Obstructive sleep apnea has been written about and highlighted by many authors in recent years.
This is for good reason. Obstructive sleep apnea (OSA) is a severe disease that affects many individuals in our community. If left untreated, sleep apnea can lead to numerous other disorders such as hypertension, irregular heartbeat, changes in mental abilities, strokes, diabetes, and premature death.
Obstructive sleep apnea is a complex disorder that has multiple causes and can present with different levels of severity. Because of this, there are multiple individuals involved in diagnosing and treating obstructive sleep apnea. Essentially, OSA is a condition that leads to the cessation of breathing usually caused by some sort of obstruction in the airway. Structures that lead to obstruction can be in the upper airway, such as nasal obstruction or elongated soft palate.
More frequently, obstructions are in the lower airway caused by the tongue moving posterior, obstructing the airway. The lateral walls of the airway can collapse contributing to this obstruction. There are other unusual causes related to the central nervous system. One of the most common measurements of the severity of sleep apnea is the Apnea-Hypopnea Index (AHI). Mild AHI is 5-15 events per hour, moderate is 15-30 events per hour, and severe is greater than 30.
Proper diagnosis should be performed using a sleep study coordinated with a certified sleep physician. Once a diagnosis of OSA is made, then a team of physicians and dentists steps in to assist with various treatment modalities. Certain treatments are directed toward controlling the disease. Others may lessen or even cure OSA. Individuals typically involved in treating OSA are sleep physicians, general dentists, otolaryngologists, neurologists, and oral maxillofacial surgeons.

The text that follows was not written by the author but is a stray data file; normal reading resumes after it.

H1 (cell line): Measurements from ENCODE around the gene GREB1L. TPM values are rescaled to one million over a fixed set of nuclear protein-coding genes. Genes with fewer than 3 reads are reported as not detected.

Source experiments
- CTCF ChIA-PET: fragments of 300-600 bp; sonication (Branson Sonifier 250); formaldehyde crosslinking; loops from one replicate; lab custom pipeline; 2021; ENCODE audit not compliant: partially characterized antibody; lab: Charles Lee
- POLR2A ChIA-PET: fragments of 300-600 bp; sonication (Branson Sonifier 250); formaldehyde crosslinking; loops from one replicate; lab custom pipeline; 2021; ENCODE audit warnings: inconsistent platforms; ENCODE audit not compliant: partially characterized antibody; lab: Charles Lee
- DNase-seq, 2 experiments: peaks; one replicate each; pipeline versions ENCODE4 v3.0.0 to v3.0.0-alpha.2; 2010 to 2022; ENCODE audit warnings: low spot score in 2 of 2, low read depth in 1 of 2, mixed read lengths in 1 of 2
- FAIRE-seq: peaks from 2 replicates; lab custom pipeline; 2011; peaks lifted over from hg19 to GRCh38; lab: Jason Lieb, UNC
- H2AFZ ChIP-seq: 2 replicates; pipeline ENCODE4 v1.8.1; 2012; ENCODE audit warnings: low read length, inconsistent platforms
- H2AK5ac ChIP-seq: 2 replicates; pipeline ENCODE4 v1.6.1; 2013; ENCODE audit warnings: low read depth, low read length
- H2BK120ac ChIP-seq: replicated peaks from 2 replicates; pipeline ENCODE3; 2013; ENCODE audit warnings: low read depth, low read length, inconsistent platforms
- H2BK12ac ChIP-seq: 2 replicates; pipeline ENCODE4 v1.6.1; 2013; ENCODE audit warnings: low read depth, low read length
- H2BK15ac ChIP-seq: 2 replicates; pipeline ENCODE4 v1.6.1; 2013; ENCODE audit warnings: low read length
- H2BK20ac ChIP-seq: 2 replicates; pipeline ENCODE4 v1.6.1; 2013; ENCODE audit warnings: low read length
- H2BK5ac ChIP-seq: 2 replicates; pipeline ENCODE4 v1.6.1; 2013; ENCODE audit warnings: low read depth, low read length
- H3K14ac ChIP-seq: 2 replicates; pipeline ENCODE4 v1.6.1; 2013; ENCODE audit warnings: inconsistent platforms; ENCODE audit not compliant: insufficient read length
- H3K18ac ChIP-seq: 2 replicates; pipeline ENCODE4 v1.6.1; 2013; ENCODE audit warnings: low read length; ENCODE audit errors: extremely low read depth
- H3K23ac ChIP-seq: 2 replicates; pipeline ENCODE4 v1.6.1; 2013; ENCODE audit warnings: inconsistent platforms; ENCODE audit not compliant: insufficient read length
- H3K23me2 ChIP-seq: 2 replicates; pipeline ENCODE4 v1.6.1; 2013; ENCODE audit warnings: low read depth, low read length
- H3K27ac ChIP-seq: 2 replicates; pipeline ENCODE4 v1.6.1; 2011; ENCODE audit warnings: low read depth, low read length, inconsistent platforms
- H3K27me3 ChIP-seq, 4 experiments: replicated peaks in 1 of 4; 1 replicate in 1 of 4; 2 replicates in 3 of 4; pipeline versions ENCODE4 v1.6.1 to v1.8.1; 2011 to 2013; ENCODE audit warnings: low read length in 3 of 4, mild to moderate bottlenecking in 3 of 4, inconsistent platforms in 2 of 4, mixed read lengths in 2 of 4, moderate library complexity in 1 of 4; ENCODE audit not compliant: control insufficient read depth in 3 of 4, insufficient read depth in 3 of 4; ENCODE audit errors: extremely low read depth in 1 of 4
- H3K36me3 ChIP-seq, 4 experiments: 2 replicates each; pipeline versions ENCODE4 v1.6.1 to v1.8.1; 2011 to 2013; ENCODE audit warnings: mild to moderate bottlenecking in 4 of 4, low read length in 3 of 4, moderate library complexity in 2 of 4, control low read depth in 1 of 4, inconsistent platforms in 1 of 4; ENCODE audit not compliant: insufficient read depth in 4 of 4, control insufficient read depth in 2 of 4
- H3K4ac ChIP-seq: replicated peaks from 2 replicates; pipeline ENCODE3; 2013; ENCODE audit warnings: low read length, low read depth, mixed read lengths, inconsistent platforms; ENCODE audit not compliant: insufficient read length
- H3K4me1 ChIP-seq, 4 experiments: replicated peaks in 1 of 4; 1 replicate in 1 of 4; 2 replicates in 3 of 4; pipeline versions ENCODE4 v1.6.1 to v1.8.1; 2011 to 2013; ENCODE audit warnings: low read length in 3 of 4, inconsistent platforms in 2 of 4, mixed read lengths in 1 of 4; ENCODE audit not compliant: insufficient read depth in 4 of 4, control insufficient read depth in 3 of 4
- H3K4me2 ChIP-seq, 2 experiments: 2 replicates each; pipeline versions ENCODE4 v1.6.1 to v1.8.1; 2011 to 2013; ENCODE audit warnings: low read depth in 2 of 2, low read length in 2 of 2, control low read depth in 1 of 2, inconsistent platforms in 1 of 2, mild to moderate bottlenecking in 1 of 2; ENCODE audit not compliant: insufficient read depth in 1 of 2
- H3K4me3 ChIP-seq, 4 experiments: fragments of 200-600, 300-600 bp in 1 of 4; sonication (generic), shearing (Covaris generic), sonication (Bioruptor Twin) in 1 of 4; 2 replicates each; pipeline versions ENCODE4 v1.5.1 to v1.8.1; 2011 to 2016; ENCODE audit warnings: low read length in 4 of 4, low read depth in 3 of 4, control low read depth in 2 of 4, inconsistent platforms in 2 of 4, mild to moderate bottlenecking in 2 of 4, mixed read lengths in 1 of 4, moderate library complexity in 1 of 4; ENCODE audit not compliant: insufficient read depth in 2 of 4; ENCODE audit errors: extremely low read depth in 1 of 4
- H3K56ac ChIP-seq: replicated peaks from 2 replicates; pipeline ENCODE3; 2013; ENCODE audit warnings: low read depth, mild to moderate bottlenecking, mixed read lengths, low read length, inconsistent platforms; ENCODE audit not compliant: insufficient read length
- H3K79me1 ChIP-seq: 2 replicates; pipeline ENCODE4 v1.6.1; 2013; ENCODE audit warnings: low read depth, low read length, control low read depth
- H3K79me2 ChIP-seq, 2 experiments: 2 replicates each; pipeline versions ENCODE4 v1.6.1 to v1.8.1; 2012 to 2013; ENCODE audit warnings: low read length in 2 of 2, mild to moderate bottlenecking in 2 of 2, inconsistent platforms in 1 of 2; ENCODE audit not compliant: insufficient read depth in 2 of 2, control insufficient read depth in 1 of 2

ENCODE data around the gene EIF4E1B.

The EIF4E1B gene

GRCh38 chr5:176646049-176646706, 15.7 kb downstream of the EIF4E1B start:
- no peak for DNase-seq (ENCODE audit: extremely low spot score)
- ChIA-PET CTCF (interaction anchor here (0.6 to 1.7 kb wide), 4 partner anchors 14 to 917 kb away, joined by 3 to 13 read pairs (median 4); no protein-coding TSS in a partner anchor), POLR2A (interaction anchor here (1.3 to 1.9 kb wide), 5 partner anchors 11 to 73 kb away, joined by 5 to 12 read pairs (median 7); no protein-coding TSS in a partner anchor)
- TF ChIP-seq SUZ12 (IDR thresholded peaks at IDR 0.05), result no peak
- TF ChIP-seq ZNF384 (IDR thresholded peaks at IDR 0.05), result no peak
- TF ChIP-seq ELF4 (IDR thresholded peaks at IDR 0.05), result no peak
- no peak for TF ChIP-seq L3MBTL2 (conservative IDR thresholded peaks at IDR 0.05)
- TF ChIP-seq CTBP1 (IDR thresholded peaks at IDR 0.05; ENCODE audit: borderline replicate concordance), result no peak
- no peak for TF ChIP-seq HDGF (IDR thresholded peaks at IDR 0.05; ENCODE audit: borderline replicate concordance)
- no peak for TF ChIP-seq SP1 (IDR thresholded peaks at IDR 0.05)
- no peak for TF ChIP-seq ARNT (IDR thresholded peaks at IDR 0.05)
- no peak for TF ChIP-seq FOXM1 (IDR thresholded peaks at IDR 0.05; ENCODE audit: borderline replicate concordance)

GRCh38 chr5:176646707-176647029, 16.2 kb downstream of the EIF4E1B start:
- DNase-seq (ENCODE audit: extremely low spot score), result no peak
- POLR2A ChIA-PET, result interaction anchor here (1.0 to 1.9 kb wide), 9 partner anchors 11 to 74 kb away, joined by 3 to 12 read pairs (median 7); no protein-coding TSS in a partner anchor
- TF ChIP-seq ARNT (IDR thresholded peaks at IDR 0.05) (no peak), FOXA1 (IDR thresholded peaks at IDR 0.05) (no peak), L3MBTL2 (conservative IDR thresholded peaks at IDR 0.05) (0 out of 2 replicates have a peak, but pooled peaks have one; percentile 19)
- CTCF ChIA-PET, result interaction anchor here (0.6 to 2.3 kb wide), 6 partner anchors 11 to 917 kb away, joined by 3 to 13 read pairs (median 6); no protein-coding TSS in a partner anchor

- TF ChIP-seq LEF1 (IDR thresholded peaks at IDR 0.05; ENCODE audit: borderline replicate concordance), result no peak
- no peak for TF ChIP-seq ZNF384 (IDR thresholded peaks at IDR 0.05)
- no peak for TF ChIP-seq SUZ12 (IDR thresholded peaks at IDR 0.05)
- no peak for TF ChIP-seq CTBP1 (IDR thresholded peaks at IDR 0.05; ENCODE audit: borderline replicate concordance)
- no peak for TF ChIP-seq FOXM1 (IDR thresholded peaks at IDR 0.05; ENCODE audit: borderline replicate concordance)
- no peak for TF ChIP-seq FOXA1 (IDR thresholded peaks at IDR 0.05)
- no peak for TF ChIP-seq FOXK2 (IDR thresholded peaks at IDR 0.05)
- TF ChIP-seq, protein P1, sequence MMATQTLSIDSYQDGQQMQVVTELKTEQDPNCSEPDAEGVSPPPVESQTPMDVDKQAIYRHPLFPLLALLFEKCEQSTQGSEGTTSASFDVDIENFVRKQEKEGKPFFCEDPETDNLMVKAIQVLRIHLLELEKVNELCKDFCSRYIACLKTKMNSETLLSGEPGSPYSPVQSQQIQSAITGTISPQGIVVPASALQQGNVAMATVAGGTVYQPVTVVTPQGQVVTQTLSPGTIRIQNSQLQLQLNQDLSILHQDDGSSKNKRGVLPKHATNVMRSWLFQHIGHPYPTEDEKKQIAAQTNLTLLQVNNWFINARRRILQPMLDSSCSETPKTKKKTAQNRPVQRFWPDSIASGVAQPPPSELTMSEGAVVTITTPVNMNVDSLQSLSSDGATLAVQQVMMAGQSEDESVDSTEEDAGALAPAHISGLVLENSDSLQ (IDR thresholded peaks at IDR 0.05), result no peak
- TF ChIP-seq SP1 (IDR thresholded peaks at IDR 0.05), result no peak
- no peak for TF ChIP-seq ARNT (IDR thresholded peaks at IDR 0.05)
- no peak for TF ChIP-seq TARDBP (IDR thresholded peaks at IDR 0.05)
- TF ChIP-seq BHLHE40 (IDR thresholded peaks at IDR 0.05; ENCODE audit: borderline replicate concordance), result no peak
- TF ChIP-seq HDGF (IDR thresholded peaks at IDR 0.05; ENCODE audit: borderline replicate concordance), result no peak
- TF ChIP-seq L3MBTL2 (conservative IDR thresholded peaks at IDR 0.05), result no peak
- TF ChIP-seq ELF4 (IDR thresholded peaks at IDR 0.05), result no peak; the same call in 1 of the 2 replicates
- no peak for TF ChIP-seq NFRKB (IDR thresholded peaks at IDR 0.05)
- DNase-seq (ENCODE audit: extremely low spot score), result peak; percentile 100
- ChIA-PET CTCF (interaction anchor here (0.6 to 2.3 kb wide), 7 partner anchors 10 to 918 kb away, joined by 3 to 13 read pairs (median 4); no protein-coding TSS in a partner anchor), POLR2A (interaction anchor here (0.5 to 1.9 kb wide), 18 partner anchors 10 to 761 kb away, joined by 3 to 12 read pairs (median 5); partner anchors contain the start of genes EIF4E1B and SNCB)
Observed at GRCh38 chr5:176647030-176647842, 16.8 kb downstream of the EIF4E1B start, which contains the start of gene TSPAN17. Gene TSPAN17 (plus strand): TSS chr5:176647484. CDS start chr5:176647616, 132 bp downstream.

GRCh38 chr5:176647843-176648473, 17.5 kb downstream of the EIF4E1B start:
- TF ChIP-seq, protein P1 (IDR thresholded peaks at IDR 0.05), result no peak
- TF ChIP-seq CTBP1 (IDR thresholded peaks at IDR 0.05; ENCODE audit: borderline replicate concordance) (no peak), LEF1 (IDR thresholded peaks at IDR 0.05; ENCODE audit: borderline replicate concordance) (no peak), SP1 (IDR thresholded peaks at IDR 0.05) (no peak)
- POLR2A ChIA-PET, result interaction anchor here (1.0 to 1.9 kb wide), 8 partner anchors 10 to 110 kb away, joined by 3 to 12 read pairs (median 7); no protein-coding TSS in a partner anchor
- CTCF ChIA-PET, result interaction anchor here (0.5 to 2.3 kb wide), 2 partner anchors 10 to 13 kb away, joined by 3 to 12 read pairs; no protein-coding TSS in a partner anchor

Treatment modalities that control OSA are CPAP and dental repositioning splints. CPAP (full mask with positive pressure) is by far the most successful at controlling OSA. Jaw repositioning splints provided by a dentist can be successful in mild-to-moderate sleep apnea.
Modalities that help decrease the severity or may even cure OSA are weight loss, nasal and/or septal surgery, UPPP (surgery on the soft palate and throat), or jaw repositioning surgery. Nasal surgery or UPPP is usually provided by an otolaryngologist and helps address obstruction involving the area of the upper airway. These are successful in 30-35% of patients. For the remaining patients, the obstruction is either of a central cause or involves the lower or lateral airways.
Jaw repositioning surgery is provided by oral maxillofacial surgeons. This treatment is geared to alter not only the upper airway but also the lower airway. This can also indirectly improve the lateral wall support. Jaw repositioning surgery moves the upper and lower jaws forward. This, in turn, pulls the soft tissue of the palate and tongue forward, opening up the upper and lower airways. This soft tissue movement can also tighten the lateral walls of the airway, reducing their tendency to collapse. The larger the movement of the upper and lower jaws, the higher probability of successful treatment of OSA.
This surgery is performed in a hospital setting with use of general anesthesia. The patient is usually able to recover and resume normal activity and diet within about 6 weeks. These surgeries are indicated in patients who have difficulty tolerating CPAP or already have pre-existing jaw disorders which can be improved by jaw surgery.
There are different combinations of jaw surgery. Sometimes it may involve only the maxilla or upper jaw. Other times it may involve only the mandible or lower jaw. These may also include advancement of the chin. The success increases with the number of jaws included in the advancement and the amount that each is moved. Complications can include temporary or permanent numbness of areas of the face, alteration in appearance, dysfunction of the temporomandibular joint, changes in bite, or some relapse of the facial bones.
A recent study showed OSA was reduced from AHI of 117.9 to 16.1 with jaw surgery.1 A meta-analysis study, which reviewed all known legitimate articles on OSA, found that jaw advancement was a viable alternative to help decrease or cure OSA.2
Jaw surgery does take a commitment of time and requires a surgical procedure, but it is certainly a viable option for treatment of obstructive sleep apnea patients. If you have questions, please contact an oral maxillofacial surgeon treating these conditions.